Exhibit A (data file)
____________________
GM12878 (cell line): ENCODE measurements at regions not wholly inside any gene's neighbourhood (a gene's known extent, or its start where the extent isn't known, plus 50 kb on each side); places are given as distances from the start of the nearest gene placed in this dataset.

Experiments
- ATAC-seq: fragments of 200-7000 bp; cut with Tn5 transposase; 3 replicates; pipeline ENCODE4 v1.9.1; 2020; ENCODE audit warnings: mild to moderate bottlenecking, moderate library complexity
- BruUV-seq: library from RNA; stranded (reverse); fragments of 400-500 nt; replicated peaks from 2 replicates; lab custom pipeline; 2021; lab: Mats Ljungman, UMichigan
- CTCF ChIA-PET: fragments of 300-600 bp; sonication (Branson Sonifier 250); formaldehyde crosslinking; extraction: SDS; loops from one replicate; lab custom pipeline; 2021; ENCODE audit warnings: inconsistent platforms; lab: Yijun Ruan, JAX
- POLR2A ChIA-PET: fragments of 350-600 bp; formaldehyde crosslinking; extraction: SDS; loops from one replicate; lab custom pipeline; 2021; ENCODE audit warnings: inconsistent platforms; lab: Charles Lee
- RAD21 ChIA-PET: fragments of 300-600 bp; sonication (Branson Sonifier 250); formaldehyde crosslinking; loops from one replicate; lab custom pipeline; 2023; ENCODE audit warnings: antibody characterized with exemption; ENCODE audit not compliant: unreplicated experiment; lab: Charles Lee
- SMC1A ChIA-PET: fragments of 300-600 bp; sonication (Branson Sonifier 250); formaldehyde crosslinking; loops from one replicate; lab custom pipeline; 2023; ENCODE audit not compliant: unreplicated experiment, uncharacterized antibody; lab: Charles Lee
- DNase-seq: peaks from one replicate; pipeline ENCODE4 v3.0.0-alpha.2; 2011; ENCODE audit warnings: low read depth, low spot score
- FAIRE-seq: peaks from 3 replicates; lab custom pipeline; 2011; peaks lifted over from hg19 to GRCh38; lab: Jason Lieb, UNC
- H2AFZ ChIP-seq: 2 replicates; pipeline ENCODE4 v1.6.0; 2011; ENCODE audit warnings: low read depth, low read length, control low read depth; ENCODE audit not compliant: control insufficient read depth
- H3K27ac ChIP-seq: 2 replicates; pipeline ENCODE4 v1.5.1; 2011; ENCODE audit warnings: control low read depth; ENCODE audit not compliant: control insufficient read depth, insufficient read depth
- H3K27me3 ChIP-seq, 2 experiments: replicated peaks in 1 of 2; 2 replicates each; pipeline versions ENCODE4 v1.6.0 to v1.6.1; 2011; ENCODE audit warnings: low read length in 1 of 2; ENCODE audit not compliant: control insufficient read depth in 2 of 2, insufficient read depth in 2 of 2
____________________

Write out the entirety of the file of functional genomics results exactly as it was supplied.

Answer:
GM12878 (cell line): ENCODE measurements at regions not wholly inside any gene's neighbourhood (a gene's known extent, or its start where the extent isn't known, plus 50 kb on each side); places are given as distances from the start of the nearest gene placed in this dataset.

Experiments
- ATAC-seq: fragments of 200-7000 bp; cut with Tn5 transposase; 3 replicates; pipeline ENCODE4 v1.9.1; 2020; ENCODE audit warnings: mild to moderate bottlenecking, moderate library complexity
- BruUV-seq: library from RNA; stranded (reverse); fragments of 400-500 nt; replicated peaks from 2 replicates; lab custom pipeline; 2021; lab: Mats Ljungman, UMichigan
- CTCF ChIA-PET: fragments of 300-600 bp; sonication (Branson Sonifier 250); formaldehyde crosslinking; extraction: SDS; loops from one replicate; lab custom pipeline; 2021; ENCODE audit warnings: inconsistent platforms; lab: Yijun Ruan, JAX
- POLR2A ChIA-PET: fragments of 350-600 bp; formaldehyde crosslinking; extraction: SDS; loops from one replicate; lab custom pipeline; 2021; ENCODE audit warnings: inconsistent platforms; lab: Charles Lee
- RAD21 ChIA-PET: fragments of 300-600 bp; sonication (Branson Sonifier 250); formaldehyde crosslinking; loops from one replicate; lab custom pipeline; 2023; ENCODE audit warnings: antibody characterized with exemption; ENCODE audit not compliant: unreplicated experiment; lab: Charles Lee
- SMC1A ChIA-PET: fragments of 300-600 bp; sonication (Branson Sonifier 250); formaldehyde crosslinking; loops from one replicate; lab custom pipeline; 2023; ENCODE audit not compliant: unreplicated experiment, uncharacterized antibody; lab: Charles Lee
- DNase-seq: peaks from one replicate; pipeline ENCODE4 v3.0.0-alpha.2; 2011; ENCODE audit warnings: low read depth, low spot score
- FAIRE-seq: peaks from 3 replicates; lab custom pipeline; 2011; peaks lifted over from hg19 to GRCh38; lab: Jason Lieb, UNC
- H2AFZ ChIP-seq: 2 replicates; pipeline ENCODE4 v1.6.0; 2011; ENCODE audit warnings: low read depth, low read length, control low read depth; ENCODE audit not compliant: control insufficient read depth
- H3K27ac ChIP-seq: 2 replicates; pipeline ENCODE4 v1.5.1; 2011; ENCODE audit warnings: control low read depth; ENCODE audit not compliant: control insufficient read depth, insufficient read depth
- H3K27me3 ChIP-seq, 2 experiments: replicated peaks in 1 of 2; 2 replicates each; pipeline versions ENCODE4 v1.6.0 to v1.6.1; 2011; ENCODE audit warnings: low read length in 1 of 2; ENCODE audit not compliant: control insufficient read depth in 2 of 2, insufficient read depth in 2 of 2